2022 Volume 68 Issue 1 Pages 47-54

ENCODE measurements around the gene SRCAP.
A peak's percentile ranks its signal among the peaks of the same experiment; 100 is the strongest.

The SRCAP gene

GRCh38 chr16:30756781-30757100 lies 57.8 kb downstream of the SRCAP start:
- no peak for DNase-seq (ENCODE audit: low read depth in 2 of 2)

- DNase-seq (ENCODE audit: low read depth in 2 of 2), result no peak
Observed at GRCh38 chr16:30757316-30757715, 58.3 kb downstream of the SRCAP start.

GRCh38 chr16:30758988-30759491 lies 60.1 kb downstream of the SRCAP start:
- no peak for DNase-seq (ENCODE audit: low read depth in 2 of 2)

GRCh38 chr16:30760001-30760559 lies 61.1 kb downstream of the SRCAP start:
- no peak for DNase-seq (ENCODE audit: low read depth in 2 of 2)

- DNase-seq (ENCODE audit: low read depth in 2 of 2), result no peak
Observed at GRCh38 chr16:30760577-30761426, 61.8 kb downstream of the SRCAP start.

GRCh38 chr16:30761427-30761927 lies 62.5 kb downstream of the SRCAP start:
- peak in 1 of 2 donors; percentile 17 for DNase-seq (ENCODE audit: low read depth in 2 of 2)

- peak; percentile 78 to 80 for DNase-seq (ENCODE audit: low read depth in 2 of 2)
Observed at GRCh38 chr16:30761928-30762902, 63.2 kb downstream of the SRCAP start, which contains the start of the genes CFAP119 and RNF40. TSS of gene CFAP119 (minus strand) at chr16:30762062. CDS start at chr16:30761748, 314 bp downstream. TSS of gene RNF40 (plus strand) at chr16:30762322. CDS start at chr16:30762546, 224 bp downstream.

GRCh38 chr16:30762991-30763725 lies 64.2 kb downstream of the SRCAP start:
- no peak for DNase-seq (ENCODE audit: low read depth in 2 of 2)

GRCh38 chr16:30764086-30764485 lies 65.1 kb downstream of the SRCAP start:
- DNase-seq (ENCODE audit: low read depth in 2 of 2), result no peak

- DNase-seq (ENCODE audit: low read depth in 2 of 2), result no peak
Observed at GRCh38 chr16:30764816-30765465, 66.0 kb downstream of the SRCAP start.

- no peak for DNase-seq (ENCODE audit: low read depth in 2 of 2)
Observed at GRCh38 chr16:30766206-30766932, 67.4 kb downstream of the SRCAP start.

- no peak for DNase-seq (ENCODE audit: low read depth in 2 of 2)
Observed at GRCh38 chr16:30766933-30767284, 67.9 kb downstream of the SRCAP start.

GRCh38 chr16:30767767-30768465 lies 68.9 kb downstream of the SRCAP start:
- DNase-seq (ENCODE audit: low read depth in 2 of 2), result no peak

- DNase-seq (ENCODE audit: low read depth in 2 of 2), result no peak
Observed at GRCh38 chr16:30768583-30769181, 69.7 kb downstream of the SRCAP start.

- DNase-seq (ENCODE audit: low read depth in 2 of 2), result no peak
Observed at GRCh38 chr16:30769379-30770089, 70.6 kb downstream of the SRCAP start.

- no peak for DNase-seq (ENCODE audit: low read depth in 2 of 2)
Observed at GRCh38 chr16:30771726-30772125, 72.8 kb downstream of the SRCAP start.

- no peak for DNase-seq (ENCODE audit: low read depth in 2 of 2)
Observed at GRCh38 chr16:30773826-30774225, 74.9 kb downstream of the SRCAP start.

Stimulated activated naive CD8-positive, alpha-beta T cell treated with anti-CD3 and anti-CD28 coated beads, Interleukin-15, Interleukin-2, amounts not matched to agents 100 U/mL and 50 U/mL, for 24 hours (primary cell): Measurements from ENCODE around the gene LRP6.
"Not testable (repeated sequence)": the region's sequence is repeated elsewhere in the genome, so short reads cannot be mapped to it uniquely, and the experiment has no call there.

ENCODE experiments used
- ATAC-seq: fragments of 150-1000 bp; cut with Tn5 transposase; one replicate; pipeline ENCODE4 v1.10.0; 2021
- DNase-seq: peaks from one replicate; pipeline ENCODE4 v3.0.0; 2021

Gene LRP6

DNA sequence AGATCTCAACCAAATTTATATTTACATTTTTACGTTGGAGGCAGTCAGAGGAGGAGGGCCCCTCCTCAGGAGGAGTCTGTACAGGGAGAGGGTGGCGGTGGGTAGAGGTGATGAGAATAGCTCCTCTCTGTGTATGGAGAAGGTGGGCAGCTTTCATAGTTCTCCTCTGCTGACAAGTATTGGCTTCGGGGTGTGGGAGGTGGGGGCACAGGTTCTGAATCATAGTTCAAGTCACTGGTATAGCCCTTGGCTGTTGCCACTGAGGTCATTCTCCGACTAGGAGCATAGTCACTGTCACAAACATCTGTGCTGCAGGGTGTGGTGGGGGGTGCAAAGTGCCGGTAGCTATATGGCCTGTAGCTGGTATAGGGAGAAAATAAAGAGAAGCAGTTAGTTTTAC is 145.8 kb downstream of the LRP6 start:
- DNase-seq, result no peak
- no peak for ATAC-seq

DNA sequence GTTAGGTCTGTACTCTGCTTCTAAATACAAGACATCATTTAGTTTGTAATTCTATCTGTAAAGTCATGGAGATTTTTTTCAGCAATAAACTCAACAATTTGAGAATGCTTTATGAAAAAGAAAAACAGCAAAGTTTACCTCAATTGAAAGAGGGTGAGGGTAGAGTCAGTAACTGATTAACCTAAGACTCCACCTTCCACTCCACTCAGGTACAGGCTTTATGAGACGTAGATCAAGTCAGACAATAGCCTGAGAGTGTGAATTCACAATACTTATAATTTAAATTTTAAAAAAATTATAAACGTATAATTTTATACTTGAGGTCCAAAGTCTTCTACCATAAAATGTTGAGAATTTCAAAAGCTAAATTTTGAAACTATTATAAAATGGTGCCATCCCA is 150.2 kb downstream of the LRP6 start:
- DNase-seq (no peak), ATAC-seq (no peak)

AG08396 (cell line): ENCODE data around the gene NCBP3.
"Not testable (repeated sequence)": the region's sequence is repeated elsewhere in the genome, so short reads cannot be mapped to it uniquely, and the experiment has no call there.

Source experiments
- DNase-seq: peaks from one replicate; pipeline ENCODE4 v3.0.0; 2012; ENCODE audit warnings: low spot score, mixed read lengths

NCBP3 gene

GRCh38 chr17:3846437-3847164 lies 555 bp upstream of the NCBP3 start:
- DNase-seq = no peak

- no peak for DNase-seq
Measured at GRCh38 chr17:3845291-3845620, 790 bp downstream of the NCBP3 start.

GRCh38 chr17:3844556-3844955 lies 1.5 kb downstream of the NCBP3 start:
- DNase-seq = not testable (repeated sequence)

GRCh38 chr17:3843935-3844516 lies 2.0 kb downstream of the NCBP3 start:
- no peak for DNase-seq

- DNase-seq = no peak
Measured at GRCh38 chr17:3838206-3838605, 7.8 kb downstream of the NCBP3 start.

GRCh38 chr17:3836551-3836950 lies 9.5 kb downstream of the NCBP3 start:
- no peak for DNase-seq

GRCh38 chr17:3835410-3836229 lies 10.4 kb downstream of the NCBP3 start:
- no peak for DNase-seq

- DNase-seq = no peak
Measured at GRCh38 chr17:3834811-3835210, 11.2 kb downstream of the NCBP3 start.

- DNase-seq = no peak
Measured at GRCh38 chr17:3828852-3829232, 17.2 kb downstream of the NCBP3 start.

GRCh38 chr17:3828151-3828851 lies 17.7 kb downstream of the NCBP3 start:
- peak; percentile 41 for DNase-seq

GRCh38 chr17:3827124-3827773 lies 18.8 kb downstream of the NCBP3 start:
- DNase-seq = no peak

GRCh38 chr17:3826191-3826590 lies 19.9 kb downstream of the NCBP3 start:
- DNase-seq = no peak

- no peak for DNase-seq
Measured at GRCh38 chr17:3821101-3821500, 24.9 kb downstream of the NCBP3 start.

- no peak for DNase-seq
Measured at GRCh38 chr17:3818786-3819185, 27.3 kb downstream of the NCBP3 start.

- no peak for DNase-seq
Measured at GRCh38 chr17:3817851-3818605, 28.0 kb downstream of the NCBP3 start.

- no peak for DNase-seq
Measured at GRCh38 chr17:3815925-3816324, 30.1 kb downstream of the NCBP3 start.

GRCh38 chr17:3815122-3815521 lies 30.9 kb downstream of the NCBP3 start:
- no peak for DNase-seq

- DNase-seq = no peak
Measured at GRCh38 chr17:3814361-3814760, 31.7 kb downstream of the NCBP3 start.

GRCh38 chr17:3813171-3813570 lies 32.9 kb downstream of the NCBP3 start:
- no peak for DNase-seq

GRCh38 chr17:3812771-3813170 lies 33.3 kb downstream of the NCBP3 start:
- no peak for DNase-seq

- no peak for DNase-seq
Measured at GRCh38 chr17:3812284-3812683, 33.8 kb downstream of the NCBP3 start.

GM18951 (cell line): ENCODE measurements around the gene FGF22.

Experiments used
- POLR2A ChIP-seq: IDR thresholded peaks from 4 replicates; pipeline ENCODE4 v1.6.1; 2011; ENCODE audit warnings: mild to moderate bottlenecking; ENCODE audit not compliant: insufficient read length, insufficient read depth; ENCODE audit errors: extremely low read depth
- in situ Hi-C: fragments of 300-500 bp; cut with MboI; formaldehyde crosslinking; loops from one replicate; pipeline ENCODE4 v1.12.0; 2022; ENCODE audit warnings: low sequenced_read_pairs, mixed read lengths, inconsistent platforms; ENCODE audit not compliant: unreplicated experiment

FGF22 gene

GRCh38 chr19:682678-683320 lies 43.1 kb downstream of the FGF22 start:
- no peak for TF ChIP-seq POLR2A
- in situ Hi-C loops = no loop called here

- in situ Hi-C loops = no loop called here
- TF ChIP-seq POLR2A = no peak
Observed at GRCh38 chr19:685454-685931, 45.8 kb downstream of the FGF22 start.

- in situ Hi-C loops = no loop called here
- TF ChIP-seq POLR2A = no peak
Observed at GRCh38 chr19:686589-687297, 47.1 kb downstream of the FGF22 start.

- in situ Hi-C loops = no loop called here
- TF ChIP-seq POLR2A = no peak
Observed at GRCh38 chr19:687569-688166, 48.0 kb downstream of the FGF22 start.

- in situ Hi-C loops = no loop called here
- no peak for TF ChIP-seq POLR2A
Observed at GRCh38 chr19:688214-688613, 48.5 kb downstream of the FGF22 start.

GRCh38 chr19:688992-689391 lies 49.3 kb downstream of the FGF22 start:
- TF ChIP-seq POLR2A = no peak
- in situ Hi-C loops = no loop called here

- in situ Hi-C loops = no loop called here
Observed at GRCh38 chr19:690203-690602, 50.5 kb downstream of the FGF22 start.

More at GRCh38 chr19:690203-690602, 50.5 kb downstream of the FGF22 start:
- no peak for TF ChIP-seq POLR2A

The food quotient (FQ), which is the rate of macronutrient composition calculated from daily meals, can equal the respiratory quotient over a long term. The FQ is needed to estimate the total energy expenditure (TEE) in doubly labeled water studies. Usually, dietary records (DR) are used for dietary assessment in clinical nutritional studies; however, the DR method’s disadvantage is that it takes time to calculate the results. In comparison, the food frequency questionnaires (FFQ) method is a simple and quick way to calculate results. This study aimed to assess the FQ in Japanese runners, and to compare the two dietary assessment methods, DR and FFQ, to examine whether FFQ is useful in calculating the FQ in healthy young adults and runner. The study consisted of 27 runners and 22 healthy young adults. The participants recorded and took pictures all their meals for 1 wk and provided the FFQ for the same week. The FQ was calculated using the proportions of proteins, fats, carbohydrates, and alcohol. There were no significant differences between the FQs of the runners 0.867 (male: 0.873, female: 0.863) and the healthy young adults 0.871 (male: 0.875, female: 0.867) according to the DR methods. There were no differences in the FQs between DR and FFQ methods for all groups. A significant correlation between the FQs (r=0.502, p<0.01), estimated using the DR, and the FQs estimated using the FFQ was observed. These results suggest that use of the FFQ method can provide comparable data for runners and healthy young adults.